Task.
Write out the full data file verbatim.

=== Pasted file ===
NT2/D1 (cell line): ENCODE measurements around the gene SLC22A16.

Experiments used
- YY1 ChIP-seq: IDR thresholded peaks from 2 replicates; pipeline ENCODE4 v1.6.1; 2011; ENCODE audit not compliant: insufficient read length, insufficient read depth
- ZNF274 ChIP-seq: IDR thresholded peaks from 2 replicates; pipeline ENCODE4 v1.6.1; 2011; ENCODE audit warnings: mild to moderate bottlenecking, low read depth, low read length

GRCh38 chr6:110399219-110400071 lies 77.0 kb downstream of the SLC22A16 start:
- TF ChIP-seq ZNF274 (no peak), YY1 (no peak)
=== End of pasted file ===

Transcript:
NT2/D1 (cell line): ENCODE measurements around the gene SLC22A16.

Experiments used
- YY1 ChIP-seq: IDR thresholded peaks from 2 replicates; pipeline ENCODE4 v1.6.1; 2011; ENCODE audit not compliant: insufficient read length, insufficient read depth
- ZNF274 ChIP-seq: IDR thresholded peaks from 2 replicates; pipeline ENCODE4 v1.6.1; 2011; ENCODE audit warnings: mild to moderate bottlenecking, low read depth, low read length

GRCh38 chr6:110399219-110400071 lies 77.0 kb downstream of the SLC22A16 start:
- TF ChIP-seq ZNF274 (no peak), YY1 (no peak)